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Mt. Columbia, altitude 14,077 feet, is one of five peaks in the Sawatch Range named after well-known universities.
Compared to neighboring Mt. Princeton and Mt. Yale, Mt. Columbia does not receive as much adoration. Located north of those respective peaks, one will notice the large “U” shaped ridge above timberline. In the back of the arc, the summit peaks its head subtly as the highest point. Many may also recognize the avalanche slides that look like six fingers on the mountains eastern slope just below timberline.
For those interested to hike to the mountain’s summit, the most common route is via the North Cottonwood Trailhead.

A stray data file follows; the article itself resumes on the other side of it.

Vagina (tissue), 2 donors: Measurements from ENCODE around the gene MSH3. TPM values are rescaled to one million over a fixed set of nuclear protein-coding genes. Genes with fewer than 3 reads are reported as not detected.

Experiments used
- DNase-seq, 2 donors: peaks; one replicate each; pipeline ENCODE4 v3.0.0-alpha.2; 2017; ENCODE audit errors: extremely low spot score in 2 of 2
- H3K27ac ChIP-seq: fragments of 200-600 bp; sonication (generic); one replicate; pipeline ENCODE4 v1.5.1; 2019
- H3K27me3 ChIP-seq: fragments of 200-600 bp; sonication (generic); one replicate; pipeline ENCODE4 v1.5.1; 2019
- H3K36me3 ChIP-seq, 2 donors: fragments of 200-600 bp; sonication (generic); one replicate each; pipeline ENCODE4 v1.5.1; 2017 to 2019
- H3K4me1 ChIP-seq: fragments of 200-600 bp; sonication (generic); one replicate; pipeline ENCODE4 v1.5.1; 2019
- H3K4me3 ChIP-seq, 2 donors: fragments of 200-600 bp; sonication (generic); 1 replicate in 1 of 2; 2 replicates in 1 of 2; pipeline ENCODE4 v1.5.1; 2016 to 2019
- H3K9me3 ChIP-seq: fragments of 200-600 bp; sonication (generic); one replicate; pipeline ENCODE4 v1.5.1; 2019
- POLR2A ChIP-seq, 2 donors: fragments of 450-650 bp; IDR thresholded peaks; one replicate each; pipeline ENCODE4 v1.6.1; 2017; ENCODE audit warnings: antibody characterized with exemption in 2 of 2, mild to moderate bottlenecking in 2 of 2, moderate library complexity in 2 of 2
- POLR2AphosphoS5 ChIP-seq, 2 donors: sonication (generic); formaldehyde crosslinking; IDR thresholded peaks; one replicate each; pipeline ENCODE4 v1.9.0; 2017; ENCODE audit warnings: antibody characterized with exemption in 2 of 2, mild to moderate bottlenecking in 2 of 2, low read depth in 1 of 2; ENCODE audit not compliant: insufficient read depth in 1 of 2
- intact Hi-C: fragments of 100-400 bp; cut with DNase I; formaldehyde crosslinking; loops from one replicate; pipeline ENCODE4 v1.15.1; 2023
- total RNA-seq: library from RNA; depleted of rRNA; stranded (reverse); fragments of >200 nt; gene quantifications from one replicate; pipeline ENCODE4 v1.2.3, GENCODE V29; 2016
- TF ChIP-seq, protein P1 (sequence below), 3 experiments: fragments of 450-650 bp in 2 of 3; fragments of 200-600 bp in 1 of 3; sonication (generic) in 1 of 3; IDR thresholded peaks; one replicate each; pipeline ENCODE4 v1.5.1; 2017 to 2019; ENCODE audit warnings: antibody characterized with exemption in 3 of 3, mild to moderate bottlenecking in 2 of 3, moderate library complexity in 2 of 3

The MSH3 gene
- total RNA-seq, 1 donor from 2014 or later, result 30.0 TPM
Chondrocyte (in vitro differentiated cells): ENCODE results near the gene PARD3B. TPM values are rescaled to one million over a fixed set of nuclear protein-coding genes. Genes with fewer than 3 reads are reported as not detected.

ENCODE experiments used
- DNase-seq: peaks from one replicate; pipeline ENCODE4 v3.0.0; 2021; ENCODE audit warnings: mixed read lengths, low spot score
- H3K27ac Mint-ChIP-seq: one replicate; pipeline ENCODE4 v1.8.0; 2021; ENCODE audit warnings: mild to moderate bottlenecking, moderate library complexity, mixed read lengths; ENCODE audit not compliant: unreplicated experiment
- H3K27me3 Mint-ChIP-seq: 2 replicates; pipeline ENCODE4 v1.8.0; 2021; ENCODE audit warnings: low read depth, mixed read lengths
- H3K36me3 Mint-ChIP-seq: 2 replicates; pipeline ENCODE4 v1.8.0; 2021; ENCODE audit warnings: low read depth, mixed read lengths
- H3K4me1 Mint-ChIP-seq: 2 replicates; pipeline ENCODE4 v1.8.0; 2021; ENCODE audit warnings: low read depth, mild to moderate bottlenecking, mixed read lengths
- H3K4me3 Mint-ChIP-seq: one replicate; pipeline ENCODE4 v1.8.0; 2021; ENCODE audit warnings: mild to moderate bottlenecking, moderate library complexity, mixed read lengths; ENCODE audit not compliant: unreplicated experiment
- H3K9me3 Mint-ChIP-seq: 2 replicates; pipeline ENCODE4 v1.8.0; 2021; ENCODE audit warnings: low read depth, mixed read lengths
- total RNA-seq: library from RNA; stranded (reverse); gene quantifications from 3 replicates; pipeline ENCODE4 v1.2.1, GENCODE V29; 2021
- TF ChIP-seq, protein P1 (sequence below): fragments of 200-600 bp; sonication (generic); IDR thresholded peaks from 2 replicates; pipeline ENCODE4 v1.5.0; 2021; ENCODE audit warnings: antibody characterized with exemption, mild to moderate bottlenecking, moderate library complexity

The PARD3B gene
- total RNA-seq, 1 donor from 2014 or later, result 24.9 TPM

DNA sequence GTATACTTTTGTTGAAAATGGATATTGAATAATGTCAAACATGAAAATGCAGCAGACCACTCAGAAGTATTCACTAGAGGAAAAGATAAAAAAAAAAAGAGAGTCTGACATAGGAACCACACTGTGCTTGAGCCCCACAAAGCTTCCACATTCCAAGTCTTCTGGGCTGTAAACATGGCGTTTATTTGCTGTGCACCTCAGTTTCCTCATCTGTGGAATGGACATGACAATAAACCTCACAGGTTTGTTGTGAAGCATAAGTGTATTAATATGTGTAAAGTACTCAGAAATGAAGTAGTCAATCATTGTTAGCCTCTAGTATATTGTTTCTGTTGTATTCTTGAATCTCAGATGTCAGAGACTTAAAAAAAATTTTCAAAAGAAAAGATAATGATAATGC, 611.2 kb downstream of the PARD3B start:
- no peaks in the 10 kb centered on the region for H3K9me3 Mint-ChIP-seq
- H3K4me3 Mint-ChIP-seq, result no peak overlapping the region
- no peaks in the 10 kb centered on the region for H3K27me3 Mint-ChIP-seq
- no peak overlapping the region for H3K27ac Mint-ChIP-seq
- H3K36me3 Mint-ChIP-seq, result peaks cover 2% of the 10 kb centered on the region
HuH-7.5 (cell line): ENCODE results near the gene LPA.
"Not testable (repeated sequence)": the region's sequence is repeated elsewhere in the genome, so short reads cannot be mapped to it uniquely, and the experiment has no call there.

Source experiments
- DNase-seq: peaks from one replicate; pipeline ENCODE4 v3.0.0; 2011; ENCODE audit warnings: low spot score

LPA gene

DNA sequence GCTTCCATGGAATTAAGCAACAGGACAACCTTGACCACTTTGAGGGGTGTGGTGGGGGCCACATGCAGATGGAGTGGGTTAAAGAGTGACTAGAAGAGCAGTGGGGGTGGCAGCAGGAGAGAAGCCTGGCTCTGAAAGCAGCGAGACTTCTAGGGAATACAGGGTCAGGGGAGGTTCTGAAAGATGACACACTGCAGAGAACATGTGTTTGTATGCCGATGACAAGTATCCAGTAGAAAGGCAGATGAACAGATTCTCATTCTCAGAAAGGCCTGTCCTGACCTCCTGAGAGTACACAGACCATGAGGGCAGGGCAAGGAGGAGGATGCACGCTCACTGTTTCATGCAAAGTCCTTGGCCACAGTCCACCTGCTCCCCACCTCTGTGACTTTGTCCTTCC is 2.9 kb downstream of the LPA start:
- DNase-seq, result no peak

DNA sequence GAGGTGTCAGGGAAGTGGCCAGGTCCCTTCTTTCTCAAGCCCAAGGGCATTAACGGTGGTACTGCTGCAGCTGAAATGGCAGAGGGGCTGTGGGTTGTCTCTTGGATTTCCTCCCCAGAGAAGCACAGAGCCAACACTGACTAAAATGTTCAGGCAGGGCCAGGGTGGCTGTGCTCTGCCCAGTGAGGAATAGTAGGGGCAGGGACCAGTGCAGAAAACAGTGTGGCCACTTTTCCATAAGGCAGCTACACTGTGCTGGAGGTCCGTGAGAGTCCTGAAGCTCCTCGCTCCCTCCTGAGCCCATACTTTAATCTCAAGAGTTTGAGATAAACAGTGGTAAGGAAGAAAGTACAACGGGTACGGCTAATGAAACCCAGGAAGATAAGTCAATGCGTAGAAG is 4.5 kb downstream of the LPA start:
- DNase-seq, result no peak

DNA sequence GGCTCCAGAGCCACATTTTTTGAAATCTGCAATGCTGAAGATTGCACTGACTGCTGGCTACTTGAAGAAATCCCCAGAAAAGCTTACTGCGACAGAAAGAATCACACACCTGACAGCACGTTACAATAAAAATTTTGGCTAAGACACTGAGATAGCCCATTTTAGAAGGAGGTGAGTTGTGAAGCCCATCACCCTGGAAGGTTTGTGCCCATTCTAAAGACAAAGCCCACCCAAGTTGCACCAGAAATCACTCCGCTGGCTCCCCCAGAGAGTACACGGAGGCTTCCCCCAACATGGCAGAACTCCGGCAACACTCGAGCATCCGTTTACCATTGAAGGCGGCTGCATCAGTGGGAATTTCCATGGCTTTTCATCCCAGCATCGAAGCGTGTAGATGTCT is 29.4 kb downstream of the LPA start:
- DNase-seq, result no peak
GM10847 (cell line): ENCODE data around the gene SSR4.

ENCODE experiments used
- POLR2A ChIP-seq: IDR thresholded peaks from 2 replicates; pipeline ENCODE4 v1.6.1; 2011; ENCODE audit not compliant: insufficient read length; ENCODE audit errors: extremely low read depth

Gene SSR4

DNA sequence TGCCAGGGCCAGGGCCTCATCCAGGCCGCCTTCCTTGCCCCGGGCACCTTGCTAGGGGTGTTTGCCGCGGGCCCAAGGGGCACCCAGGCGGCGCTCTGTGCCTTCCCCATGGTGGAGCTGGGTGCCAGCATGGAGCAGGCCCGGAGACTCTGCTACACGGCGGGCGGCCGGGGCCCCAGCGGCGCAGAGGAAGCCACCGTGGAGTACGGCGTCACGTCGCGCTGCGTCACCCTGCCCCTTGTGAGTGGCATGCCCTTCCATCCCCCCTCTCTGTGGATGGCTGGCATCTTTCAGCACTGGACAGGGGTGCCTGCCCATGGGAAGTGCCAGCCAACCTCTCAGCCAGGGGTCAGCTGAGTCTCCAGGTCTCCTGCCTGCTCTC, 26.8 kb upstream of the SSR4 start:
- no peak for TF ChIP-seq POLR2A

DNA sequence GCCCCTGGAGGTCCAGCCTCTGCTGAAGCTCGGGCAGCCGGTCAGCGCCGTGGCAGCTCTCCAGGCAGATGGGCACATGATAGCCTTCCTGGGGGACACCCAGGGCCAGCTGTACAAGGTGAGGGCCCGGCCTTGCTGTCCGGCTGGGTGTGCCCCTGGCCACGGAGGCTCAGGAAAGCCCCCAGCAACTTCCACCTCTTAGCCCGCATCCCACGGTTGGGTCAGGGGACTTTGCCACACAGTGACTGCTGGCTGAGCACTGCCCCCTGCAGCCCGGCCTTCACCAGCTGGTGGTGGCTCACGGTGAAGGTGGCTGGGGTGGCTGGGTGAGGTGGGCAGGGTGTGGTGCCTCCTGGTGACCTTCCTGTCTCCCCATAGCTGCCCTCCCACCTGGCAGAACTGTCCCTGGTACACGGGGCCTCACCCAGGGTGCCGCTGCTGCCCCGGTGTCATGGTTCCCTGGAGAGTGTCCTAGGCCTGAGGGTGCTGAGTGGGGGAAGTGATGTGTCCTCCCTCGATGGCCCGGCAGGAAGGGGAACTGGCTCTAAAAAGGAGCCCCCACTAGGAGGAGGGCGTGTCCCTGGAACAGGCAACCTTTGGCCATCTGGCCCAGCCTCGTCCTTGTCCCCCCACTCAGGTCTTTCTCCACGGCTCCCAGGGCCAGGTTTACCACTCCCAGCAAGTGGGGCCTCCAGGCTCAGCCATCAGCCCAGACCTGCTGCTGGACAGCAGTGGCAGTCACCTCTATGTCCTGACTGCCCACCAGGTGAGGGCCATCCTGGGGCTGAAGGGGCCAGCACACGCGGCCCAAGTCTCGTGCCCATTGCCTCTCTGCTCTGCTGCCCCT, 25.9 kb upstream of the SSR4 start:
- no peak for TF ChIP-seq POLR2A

Directions: In Buena Vista, travel west on Crossman Avenue (which is County Road 350; north of the traffic light) for two miles and turn right on County Road 361. At about one mile, make a left on County Road 365. Drive toward the mountains and once inside the canyon, a 4WD vehicle is recommended. Continue on this dirt road for five miles to the trailhead at the end of the road. The trail ascends the canyon and leads to a junction: A left leads to Kroenke Lake, but hikers should stay right and continue toward Mt. Columbia and Mt. Harvard. The trail travels up Horn Fork Basin, where another spur trail splits, to the left to Mt. Harvard, and to the right to Mt. Columbia. Turn right and the trail provides much of the grueling elevation gain above timberline to the summit.
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